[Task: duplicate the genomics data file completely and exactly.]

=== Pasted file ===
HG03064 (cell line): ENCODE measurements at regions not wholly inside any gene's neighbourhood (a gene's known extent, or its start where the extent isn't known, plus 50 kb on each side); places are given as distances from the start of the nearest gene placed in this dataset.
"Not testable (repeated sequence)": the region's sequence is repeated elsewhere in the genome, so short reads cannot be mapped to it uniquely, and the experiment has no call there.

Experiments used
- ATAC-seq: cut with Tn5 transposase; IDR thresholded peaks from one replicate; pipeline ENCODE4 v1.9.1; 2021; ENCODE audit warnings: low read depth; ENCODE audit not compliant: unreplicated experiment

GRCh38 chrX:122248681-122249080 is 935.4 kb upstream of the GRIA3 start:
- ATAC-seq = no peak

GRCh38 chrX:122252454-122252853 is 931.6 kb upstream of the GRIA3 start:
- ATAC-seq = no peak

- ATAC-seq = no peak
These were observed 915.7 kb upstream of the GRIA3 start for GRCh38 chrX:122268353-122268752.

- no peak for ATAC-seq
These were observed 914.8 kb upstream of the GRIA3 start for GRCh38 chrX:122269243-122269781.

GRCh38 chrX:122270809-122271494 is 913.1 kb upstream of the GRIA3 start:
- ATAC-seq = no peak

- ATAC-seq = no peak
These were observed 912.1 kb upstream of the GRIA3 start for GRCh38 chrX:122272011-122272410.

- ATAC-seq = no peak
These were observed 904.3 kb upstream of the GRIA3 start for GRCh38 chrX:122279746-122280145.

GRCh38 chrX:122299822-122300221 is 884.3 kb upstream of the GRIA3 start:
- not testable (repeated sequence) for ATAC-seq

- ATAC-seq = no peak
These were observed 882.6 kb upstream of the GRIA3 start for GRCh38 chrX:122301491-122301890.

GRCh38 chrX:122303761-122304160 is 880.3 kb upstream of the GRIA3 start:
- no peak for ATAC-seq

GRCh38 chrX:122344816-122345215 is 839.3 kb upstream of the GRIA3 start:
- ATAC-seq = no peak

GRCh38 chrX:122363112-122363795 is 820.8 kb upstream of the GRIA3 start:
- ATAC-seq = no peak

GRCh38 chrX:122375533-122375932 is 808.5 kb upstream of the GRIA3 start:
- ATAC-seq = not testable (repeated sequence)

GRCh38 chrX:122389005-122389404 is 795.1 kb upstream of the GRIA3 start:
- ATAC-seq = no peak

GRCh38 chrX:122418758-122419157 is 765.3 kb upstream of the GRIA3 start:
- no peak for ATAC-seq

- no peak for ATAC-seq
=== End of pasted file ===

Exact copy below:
HG03064 (cell line): ENCODE measurements at regions not wholly inside any gene's neighbourhood (a gene's known extent, or its start where the extent isn't known, plus 50 kb on each side); places are given as distances from the start of the nearest gene placed in this dataset.
"Not testable (repeated sequence)": the region's sequence is repeated elsewhere in the genome, so short reads cannot be mapped to it uniquely, and the experiment has no call there.

Experiments used
- ATAC-seq: cut with Tn5 transposase; IDR thresholded peaks from one replicate; pipeline ENCODE4 v1.9.1; 2021; ENCODE audit warnings: low read depth; ENCODE audit not compliant: unreplicated experiment

GRCh38 chrX:122248681-122249080 is 935.4 kb upstream of the GRIA3 start:
- ATAC-seq = no peak

GRCh38 chrX:122252454-122252853 is 931.6 kb upstream of the GRIA3 start:
- ATAC-seq = no peak

- ATAC-seq = no peak
These were observed 915.7 kb upstream of the GRIA3 start for GRCh38 chrX:122268353-122268752.

- no peak for ATAC-seq
These were observed 914.8 kb upstream of the GRIA3 start for GRCh38 chrX:122269243-122269781.

GRCh38 chrX:122270809-122271494 is 913.1 kb upstream of the GRIA3 start:
- ATAC-seq = no peak

- ATAC-seq = no peak
These were observed 912.1 kb upstream of the GRIA3 start for GRCh38 chrX:122272011-122272410.

- ATAC-seq = no peak
These were observed 904.3 kb upstream of the GRIA3 start for GRCh38 chrX:122279746-122280145.

GRCh38 chrX:122299822-122300221 is 884.3 kb upstream of the GRIA3 start:
- not testable (repeated sequence) for ATAC-seq

- ATAC-seq = no peak
These were observed 882.6 kb upstream of the GRIA3 start for GRCh38 chrX:122301491-122301890.

GRCh38 chrX:122303761-122304160 is 880.3 kb upstream of the GRIA3 start:
- no peak for ATAC-seq

GRCh38 chrX:122344816-122345215 is 839.3 kb upstream of the GRIA3 start:
- ATAC-seq = no peak

GRCh38 chrX:122363112-122363795 is 820.8 kb upstream of the GRIA3 start:
- ATAC-seq = no peak

GRCh38 chrX:122375533-122375932 is 808.5 kb upstream of the GRIA3 start:
- ATAC-seq = not testable (repeated sequence)

GRCh38 chrX:122389005-122389404 is 795.1 kb upstream of the GRIA3 start:
- ATAC-seq = no peak

GRCh38 chrX:122418758-122419157 is 765.3 kb upstream of the GRIA3 start:
- no peak for ATAC-seq

- no peak for ATAC-seq